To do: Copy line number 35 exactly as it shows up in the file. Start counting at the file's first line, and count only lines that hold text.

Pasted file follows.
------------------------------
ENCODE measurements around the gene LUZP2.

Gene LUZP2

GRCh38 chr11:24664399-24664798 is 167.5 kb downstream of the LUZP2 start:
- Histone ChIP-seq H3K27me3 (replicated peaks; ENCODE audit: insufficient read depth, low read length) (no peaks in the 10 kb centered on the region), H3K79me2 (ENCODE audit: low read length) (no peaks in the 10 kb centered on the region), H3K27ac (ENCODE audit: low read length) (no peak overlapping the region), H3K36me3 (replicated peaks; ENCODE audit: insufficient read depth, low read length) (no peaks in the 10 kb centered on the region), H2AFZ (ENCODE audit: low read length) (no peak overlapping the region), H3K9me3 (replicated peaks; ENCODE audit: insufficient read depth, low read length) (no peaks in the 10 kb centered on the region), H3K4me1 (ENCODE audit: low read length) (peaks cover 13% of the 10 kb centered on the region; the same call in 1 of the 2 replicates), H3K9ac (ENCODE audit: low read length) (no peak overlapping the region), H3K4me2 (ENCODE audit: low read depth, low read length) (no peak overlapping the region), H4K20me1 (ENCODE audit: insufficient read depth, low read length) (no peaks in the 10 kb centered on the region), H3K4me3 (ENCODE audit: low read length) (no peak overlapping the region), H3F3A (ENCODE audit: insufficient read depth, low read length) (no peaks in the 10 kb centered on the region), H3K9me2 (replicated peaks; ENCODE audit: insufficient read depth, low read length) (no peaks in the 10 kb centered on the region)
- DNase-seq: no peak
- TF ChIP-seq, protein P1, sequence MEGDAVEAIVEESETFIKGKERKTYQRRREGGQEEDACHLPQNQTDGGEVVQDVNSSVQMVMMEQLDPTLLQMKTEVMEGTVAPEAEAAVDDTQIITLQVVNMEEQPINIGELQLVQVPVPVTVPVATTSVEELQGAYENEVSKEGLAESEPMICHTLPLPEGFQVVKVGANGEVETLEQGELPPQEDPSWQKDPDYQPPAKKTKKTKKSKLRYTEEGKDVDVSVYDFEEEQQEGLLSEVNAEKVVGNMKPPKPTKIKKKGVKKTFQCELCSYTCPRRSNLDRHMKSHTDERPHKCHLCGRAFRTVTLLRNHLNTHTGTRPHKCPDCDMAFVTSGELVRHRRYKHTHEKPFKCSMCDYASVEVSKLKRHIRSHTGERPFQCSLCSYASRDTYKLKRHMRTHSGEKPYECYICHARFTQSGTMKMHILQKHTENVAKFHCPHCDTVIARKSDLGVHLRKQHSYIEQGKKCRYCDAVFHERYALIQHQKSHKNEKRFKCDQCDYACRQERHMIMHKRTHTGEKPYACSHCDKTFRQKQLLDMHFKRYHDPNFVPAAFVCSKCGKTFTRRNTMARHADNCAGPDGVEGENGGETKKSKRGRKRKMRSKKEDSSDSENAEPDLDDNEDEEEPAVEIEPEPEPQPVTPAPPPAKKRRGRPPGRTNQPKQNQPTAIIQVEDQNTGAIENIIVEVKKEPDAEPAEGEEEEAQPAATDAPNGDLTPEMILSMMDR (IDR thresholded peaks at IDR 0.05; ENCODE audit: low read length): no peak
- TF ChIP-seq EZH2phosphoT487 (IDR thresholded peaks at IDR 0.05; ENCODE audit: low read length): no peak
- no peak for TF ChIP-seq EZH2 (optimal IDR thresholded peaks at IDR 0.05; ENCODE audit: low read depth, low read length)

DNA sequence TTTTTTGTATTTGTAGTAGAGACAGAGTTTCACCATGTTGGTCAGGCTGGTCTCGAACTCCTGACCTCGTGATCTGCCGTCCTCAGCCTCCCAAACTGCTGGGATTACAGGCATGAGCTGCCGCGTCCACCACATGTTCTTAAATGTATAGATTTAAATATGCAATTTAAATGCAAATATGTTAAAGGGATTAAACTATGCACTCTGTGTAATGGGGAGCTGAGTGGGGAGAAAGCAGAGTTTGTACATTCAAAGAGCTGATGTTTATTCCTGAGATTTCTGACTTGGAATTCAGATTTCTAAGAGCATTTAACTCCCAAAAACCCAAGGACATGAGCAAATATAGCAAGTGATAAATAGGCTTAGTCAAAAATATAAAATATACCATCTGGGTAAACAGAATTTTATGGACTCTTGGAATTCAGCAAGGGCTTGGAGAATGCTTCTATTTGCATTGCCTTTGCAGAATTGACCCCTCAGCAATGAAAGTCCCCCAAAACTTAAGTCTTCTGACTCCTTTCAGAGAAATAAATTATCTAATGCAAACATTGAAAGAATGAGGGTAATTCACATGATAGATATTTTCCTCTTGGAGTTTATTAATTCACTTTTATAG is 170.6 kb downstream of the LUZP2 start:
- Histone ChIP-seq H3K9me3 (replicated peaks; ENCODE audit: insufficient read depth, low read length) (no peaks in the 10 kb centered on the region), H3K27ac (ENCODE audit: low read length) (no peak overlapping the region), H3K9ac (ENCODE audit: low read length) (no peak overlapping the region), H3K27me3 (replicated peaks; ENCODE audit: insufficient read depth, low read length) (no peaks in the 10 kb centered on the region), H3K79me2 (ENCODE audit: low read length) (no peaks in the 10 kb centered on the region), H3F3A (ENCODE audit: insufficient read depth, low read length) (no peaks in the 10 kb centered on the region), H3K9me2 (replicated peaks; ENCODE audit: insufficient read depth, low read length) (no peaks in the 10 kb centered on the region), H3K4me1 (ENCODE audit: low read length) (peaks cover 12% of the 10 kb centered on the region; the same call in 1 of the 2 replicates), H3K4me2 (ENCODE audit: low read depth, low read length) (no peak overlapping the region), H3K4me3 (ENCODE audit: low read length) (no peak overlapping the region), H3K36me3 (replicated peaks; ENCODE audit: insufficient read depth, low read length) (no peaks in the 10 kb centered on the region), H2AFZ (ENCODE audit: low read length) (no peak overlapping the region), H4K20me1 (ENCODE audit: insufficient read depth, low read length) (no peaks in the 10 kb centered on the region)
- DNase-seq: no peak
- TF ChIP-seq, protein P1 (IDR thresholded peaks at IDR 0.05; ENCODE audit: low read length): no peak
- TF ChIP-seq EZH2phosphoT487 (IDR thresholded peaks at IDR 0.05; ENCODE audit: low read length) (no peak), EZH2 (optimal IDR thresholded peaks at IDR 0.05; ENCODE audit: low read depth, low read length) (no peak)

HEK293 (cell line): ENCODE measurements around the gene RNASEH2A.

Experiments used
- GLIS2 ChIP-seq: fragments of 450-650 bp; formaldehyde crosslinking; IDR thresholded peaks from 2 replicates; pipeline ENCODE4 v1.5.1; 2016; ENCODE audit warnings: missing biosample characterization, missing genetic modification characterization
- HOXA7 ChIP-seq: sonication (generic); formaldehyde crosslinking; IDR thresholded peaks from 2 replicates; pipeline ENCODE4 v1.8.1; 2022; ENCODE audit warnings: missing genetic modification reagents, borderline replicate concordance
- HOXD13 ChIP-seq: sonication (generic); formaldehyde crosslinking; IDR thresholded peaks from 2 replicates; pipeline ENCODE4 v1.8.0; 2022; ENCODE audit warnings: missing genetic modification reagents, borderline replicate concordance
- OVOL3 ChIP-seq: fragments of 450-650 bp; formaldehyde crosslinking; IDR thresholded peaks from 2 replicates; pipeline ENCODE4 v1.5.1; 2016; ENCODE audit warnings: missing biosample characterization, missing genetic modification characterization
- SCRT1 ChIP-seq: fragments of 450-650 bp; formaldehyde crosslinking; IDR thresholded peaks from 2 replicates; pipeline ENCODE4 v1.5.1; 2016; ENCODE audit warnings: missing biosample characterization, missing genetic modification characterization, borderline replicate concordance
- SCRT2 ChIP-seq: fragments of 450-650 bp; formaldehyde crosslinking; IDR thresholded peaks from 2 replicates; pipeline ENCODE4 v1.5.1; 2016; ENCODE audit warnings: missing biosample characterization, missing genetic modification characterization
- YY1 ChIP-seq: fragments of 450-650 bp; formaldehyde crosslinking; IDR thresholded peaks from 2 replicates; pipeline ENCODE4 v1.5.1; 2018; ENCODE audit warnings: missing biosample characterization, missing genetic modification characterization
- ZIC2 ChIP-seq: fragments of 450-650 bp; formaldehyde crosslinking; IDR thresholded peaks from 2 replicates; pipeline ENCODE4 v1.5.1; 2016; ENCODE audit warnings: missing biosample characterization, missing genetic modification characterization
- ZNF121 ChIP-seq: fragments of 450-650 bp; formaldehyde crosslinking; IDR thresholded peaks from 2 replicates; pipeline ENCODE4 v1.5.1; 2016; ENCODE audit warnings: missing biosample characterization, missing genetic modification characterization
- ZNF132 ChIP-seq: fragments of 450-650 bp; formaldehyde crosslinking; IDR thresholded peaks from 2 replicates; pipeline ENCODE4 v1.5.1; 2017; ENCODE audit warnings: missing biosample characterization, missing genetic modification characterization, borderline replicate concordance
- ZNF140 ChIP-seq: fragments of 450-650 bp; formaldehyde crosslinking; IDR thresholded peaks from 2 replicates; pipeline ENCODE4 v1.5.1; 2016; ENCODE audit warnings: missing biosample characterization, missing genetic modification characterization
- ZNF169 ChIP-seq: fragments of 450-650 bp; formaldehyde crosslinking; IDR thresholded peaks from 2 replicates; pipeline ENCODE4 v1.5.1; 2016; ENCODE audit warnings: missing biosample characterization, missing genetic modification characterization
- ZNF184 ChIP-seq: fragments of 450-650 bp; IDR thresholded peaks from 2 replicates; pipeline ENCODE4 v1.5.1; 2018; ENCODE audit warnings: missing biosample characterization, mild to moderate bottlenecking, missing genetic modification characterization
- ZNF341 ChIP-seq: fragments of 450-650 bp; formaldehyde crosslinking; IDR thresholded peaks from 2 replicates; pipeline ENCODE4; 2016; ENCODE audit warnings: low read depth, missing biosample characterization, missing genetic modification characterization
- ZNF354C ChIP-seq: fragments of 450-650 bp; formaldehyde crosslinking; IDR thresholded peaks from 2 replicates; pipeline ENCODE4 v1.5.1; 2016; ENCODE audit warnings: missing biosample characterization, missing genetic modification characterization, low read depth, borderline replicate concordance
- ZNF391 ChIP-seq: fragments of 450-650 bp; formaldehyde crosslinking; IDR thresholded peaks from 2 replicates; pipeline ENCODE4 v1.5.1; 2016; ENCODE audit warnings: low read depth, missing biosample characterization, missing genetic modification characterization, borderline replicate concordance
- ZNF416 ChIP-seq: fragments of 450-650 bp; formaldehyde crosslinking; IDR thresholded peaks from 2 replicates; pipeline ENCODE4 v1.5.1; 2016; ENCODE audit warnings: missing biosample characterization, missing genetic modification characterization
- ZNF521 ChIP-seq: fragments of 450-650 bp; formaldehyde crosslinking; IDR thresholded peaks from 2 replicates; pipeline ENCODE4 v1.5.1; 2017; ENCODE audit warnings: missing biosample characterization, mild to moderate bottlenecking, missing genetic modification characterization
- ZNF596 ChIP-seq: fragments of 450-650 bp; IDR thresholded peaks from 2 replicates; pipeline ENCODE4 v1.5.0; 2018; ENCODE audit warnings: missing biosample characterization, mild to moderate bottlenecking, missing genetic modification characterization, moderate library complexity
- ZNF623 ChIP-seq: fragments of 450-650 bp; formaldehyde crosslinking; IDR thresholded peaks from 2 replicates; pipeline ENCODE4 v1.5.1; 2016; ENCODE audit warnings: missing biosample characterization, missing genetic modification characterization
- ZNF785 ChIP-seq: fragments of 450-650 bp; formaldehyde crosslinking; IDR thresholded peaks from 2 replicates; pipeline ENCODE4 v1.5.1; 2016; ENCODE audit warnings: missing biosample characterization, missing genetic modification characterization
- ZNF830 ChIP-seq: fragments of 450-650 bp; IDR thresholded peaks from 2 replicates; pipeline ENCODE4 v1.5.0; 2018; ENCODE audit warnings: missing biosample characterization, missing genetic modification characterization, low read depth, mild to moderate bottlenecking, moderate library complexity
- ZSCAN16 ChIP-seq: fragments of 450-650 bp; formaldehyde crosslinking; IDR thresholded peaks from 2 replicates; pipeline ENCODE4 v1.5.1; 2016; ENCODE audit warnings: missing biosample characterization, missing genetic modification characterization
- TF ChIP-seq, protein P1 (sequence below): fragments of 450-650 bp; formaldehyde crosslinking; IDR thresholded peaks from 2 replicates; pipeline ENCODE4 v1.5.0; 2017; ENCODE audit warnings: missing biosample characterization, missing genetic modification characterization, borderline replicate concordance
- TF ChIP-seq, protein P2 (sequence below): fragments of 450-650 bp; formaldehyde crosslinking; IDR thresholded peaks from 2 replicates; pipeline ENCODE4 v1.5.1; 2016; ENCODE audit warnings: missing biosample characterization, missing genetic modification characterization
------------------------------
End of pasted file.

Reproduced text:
- ZNF623 ChIP-seq: fragments of 450-650 bp; formaldehyde crosslinking; IDR thresholded peaks from 2 replicates; pipeline ENCODE4 v1.5.1; 2016; ENCODE audit warnings: missing biosample characterization, missing genetic modification characterization